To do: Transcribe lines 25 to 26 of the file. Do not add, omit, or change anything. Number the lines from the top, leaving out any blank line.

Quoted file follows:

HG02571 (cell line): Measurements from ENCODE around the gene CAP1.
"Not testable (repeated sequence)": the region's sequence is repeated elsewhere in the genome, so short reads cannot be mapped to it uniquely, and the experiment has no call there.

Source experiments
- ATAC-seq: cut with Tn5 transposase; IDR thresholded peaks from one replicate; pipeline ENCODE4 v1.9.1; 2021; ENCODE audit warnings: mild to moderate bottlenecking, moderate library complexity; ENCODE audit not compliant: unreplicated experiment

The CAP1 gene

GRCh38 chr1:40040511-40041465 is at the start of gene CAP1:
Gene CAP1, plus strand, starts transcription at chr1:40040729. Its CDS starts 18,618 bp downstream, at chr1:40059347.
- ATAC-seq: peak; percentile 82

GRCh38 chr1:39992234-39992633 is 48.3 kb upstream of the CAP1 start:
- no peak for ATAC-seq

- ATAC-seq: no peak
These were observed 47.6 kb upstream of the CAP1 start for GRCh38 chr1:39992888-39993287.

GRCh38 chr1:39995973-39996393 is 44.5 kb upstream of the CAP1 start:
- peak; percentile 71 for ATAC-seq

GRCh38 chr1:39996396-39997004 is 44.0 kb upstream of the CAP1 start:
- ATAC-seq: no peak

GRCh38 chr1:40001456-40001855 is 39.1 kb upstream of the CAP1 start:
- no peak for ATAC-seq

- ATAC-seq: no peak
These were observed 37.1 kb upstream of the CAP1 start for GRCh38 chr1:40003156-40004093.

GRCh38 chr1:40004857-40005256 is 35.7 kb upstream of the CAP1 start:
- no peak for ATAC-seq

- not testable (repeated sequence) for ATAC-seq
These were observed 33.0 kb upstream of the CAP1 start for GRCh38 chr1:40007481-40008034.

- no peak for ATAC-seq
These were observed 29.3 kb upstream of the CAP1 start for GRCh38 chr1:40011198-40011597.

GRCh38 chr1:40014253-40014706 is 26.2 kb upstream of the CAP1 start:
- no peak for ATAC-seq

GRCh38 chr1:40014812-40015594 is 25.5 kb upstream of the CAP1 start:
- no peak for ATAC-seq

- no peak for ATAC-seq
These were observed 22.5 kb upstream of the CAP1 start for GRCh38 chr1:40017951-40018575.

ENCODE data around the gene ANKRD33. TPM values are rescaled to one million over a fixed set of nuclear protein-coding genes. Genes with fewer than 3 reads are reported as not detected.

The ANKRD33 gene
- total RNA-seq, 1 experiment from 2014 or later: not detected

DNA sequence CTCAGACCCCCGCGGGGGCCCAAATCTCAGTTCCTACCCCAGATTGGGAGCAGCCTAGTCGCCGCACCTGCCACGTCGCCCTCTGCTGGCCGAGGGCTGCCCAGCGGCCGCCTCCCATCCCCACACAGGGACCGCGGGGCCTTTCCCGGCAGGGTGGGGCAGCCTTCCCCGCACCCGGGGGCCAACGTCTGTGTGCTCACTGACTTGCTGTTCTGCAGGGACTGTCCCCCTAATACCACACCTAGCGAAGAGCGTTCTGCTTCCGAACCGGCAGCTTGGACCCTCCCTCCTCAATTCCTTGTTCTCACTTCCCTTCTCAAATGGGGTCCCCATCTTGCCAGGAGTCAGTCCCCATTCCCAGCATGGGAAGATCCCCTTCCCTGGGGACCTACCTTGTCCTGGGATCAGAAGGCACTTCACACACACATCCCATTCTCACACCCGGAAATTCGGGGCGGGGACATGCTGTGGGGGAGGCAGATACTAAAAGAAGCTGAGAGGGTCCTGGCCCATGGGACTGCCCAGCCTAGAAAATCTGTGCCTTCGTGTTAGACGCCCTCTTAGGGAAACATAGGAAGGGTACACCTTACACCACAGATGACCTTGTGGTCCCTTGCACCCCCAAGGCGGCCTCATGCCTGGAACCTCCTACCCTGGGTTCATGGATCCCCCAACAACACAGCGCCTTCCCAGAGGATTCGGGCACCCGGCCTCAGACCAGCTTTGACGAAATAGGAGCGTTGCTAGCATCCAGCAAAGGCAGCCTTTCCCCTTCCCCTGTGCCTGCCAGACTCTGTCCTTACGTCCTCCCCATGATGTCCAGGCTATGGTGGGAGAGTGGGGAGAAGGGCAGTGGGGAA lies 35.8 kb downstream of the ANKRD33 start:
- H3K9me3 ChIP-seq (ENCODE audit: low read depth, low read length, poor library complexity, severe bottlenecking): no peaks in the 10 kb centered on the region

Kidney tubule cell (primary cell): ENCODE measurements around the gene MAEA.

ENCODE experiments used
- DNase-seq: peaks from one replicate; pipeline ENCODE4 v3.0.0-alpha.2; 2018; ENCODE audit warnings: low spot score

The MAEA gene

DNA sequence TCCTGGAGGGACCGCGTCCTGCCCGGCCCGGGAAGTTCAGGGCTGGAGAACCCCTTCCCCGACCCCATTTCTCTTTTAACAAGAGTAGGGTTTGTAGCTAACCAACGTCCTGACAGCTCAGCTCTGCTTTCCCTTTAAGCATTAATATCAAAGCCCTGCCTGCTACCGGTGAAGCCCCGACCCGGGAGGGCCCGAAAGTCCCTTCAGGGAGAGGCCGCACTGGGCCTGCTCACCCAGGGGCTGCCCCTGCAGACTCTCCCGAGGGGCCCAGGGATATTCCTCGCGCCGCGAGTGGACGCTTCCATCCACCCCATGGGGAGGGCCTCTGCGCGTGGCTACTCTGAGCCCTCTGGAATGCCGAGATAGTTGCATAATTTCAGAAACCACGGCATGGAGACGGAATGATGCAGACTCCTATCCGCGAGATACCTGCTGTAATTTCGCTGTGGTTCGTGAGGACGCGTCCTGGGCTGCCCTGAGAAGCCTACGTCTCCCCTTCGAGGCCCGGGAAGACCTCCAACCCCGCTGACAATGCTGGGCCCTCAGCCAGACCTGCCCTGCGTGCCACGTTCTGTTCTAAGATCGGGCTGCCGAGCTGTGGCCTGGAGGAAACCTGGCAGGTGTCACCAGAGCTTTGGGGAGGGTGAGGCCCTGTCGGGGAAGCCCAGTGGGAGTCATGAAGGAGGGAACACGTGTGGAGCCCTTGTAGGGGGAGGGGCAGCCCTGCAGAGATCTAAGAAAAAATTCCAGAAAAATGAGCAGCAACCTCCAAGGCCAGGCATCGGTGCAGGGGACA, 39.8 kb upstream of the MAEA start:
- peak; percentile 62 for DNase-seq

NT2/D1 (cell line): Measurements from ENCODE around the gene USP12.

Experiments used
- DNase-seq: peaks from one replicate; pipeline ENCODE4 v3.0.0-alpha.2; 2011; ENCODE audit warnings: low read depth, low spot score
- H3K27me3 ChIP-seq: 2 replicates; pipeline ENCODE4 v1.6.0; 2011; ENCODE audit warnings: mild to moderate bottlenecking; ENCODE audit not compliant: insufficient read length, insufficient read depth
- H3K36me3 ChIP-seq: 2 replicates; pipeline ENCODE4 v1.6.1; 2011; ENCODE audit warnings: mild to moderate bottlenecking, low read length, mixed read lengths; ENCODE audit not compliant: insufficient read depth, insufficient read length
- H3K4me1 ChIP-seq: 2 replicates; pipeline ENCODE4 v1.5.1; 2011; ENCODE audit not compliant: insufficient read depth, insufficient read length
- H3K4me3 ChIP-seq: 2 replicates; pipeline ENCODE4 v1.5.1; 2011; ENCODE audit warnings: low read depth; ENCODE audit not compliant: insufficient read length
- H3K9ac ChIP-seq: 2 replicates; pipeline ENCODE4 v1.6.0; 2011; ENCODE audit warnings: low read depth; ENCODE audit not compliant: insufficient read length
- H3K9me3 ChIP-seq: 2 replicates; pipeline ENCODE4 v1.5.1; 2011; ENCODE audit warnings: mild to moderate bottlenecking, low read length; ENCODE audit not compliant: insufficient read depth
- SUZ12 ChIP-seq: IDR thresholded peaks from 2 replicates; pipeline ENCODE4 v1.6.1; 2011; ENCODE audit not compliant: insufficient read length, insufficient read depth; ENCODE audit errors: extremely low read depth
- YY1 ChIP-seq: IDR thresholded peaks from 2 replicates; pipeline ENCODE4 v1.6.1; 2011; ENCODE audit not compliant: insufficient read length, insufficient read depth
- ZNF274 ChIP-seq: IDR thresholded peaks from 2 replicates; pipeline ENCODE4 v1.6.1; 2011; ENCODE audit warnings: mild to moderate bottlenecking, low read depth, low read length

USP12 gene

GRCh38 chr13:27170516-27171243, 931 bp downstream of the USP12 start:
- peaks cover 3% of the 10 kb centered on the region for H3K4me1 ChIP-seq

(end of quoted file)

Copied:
- no peak for ATAC-seq
These were observed 29.3 kb upstream of the CAP1 start for GRCh38 chr1:40011198-40011597.